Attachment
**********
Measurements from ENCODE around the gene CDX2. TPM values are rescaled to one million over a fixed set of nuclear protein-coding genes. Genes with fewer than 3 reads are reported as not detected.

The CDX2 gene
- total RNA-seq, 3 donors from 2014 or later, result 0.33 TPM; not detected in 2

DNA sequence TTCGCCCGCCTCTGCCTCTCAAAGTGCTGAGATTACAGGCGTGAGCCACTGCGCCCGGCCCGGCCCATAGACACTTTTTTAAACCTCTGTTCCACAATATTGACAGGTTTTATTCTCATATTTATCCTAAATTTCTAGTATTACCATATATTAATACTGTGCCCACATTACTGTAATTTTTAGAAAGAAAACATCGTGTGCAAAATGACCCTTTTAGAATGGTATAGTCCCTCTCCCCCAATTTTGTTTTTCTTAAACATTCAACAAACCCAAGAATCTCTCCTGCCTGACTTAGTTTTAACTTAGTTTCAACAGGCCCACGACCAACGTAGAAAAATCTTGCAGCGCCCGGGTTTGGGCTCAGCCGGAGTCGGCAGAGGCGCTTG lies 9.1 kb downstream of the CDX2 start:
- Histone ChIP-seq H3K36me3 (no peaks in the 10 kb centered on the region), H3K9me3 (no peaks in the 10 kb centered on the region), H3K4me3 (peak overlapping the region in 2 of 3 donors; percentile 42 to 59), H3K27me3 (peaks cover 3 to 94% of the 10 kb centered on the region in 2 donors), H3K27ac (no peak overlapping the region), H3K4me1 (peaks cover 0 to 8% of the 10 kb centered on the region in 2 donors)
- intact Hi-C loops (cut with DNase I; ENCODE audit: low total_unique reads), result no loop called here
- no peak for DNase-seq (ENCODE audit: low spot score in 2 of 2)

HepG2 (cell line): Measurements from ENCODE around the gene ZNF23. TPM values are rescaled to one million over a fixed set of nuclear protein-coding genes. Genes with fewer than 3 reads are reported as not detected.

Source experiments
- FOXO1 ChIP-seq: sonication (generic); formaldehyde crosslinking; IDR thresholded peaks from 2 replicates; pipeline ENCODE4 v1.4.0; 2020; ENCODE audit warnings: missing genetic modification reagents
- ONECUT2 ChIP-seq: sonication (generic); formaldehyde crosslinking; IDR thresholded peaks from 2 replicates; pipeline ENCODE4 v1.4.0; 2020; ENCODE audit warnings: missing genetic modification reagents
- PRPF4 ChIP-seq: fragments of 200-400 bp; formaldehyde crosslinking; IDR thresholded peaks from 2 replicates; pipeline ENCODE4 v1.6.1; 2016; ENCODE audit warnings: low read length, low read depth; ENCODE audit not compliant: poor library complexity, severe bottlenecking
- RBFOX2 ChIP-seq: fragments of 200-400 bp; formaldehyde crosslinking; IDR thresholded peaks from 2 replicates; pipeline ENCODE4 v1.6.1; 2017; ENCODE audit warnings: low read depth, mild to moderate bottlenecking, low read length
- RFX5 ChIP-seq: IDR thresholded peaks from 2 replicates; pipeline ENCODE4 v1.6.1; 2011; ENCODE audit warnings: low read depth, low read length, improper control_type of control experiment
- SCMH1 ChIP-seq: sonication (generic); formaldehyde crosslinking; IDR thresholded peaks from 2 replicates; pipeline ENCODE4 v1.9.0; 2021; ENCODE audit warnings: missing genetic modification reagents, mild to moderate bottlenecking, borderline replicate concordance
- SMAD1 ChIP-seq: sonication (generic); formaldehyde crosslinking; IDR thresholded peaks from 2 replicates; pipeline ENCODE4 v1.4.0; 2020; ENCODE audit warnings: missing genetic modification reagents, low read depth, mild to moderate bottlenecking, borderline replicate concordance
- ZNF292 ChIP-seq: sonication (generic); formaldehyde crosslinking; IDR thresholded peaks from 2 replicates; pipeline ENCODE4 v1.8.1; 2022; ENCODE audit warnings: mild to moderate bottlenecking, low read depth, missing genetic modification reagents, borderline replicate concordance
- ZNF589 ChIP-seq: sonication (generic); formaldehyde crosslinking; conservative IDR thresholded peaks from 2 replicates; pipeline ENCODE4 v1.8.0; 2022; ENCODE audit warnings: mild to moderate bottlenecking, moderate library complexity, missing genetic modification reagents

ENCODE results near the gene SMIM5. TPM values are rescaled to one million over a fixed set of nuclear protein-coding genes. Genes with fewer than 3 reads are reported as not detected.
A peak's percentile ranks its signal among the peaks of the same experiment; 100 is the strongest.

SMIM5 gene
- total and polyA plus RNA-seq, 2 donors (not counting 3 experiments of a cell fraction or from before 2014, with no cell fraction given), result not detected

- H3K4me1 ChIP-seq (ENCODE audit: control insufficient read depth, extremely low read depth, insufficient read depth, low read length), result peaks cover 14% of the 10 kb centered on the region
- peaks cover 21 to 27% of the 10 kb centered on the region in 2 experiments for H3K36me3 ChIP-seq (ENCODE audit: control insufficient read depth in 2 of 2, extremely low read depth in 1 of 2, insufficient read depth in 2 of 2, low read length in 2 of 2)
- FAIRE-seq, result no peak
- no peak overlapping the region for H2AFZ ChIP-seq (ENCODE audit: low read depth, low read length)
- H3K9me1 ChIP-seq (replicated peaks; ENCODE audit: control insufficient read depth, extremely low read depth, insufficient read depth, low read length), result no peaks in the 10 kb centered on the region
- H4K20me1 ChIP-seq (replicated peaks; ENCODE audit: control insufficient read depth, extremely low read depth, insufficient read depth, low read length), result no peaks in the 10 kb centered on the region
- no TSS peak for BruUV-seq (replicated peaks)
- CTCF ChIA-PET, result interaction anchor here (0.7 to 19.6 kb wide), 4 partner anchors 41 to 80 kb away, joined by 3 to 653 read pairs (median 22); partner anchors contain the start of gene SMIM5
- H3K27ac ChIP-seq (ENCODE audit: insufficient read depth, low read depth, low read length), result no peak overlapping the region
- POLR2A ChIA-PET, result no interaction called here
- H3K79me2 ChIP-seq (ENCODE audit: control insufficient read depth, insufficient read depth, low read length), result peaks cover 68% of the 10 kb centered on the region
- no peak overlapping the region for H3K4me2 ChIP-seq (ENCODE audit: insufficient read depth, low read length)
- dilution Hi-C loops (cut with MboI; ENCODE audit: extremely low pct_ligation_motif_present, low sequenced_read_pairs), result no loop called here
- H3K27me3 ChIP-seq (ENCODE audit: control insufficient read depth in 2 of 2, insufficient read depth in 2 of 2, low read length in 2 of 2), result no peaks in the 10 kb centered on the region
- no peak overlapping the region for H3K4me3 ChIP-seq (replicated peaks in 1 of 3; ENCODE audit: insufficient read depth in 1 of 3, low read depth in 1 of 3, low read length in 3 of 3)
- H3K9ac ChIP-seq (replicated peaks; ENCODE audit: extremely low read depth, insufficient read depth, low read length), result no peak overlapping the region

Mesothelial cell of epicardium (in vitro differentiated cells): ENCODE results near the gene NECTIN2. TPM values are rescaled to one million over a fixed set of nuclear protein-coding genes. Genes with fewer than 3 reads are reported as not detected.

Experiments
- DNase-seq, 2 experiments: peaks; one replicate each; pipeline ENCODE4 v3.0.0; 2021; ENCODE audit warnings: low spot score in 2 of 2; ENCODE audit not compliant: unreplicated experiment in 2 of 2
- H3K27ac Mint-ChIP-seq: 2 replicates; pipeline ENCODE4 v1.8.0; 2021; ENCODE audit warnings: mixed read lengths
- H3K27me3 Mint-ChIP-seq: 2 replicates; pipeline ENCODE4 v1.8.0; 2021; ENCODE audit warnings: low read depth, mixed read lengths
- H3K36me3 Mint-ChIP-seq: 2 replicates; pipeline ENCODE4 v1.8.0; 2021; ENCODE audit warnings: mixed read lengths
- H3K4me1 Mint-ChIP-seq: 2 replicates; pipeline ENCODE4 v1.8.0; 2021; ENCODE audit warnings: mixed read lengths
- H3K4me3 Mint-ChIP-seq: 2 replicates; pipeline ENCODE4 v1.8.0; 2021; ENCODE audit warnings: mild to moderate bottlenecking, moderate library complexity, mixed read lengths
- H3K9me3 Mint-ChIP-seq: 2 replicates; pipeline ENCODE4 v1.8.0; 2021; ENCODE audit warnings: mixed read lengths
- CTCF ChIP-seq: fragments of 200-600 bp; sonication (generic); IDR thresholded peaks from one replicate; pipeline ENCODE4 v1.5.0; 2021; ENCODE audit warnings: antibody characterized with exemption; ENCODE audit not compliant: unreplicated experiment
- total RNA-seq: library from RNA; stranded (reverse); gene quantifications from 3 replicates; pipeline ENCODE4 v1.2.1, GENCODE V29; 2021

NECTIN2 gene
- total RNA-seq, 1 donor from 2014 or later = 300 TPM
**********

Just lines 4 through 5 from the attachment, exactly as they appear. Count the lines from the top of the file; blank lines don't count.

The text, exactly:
DNA sequence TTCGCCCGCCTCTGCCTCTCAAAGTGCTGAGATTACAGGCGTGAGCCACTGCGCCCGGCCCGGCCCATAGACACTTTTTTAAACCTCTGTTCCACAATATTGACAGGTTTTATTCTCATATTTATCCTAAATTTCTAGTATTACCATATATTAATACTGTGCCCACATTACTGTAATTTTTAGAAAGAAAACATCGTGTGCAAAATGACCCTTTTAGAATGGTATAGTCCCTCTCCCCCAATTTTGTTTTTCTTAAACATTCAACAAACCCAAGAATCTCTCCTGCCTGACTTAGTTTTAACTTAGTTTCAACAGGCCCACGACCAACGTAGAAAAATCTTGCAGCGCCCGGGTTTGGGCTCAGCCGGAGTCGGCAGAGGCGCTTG lies 9.1 kb downstream of the CDX2 start:
- Histone ChIP-seq H3K36me3 (no peaks in the 10 kb centered on the region), H3K9me3 (no peaks in the 10 kb centered on the region), H3K4me3 (peak overlapping the region in 2 of 3 donors; percentile 42 to 59), H3K27me3 (peaks cover 3 to 94% of the 10 kb centered on the region in 2 donors), H3K27ac (no peak overlapping the region), H3K4me1 (peaks cover 0 to 8% of the 10 kb centered on the region in 2 donors)